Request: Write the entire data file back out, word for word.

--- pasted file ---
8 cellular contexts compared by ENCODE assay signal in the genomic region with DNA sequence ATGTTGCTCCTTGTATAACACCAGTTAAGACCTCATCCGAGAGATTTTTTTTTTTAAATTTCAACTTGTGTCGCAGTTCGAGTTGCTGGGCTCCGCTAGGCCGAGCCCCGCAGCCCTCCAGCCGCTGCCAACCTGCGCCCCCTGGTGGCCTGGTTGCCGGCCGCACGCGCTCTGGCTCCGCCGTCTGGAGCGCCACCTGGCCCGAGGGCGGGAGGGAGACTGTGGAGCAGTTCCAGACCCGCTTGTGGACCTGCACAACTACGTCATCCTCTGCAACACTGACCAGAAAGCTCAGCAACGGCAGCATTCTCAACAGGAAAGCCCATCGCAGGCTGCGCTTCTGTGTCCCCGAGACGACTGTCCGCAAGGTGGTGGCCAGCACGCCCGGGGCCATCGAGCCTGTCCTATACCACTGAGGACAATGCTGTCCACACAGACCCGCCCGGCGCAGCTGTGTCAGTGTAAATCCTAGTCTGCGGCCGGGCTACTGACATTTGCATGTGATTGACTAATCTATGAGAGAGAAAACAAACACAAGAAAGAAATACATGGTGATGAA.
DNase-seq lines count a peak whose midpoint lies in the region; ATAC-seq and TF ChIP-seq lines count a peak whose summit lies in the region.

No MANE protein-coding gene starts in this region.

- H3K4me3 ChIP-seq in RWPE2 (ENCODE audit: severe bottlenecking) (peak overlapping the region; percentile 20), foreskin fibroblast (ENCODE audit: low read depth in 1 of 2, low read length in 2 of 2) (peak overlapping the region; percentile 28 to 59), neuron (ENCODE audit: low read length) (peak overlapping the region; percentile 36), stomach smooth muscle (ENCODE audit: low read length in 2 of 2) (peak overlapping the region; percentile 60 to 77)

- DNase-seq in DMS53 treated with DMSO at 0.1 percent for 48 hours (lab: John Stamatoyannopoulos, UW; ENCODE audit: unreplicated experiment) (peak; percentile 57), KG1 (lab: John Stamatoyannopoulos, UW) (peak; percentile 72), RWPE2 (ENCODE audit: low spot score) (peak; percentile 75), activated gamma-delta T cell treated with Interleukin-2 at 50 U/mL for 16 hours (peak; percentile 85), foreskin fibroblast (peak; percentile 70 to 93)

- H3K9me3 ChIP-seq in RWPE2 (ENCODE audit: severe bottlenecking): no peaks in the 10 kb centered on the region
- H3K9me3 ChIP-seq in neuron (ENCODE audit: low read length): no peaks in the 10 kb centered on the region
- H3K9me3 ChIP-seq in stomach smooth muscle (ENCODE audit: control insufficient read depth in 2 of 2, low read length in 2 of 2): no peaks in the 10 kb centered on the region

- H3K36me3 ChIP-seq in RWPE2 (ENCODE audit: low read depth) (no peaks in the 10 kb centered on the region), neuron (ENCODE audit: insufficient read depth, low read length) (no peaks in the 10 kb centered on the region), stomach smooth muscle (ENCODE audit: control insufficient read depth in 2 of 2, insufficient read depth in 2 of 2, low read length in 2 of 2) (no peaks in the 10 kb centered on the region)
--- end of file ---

8 cellular contexts compared by ENCODE assay signal in the genomic region with DNA sequence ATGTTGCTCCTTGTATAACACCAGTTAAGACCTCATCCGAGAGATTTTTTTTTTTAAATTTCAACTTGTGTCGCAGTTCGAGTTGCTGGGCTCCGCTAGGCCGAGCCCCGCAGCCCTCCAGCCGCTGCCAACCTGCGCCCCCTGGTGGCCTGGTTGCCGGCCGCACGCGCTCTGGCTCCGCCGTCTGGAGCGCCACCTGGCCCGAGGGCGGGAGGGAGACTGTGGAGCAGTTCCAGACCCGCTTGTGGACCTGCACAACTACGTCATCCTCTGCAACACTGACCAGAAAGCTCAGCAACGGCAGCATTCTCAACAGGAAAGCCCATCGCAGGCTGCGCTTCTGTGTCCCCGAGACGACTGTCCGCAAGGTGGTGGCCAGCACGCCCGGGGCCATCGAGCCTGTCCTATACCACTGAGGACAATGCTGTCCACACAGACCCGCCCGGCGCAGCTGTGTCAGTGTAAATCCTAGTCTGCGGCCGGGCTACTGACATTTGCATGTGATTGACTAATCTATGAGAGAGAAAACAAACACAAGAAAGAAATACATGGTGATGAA.
DNase-seq lines count a peak whose midpoint lies in the region; ATAC-seq and TF ChIP-seq lines count a peak whose summit lies in the region.

No MANE protein-coding gene starts in this region.

- H3K4me3 ChIP-seq in RWPE2 (ENCODE audit: severe bottlenecking) (peak overlapping the region; percentile 20), foreskin fibroblast (ENCODE audit: low read depth in 1 of 2, low read length in 2 of 2) (peak overlapping the region; percentile 28 to 59), neuron (ENCODE audit: low read length) (peak overlapping the region; percentile 36), stomach smooth muscle (ENCODE audit: low read length in 2 of 2) (peak overlapping the region; percentile 60 to 77)

- DNase-seq in DMS53 treated with DMSO at 0.1 percent for 48 hours (lab: John Stamatoyannopoulos, UW; ENCODE audit: unreplicated experiment) (peak; percentile 57), KG1 (lab: John Stamatoyannopoulos, UW) (peak; percentile 72), RWPE2 (ENCODE audit: low spot score) (peak; percentile 75), activated gamma-delta T cell treated with Interleukin-2 at 50 U/mL for 16 hours (peak; percentile 85), foreskin fibroblast (peak; percentile 70 to 93)

- H3K9me3 ChIP-seq in RWPE2 (ENCODE audit: severe bottlenecking): no peaks in the 10 kb centered on the region
- H3K9me3 ChIP-seq in neuron (ENCODE audit: low read length): no peaks in the 10 kb centered on the region
- H3K9me3 ChIP-seq in stomach smooth muscle (ENCODE audit: control insufficient read depth in 2 of 2, low read length in 2 of 2): no peaks in the 10 kb centered on the region

- H3K36me3 ChIP-seq in RWPE2 (ENCODE audit: low read depth) (no peaks in the 10 kb centered on the region), neuron (ENCODE audit: insufficient read depth, low read length) (no peaks in the 10 kb centered on the region), stomach smooth muscle (ENCODE audit: control insufficient read depth in 2 of 2, insufficient read depth in 2 of 2, low read length in 2 of 2) (no peaks in the 10 kb centered on the region)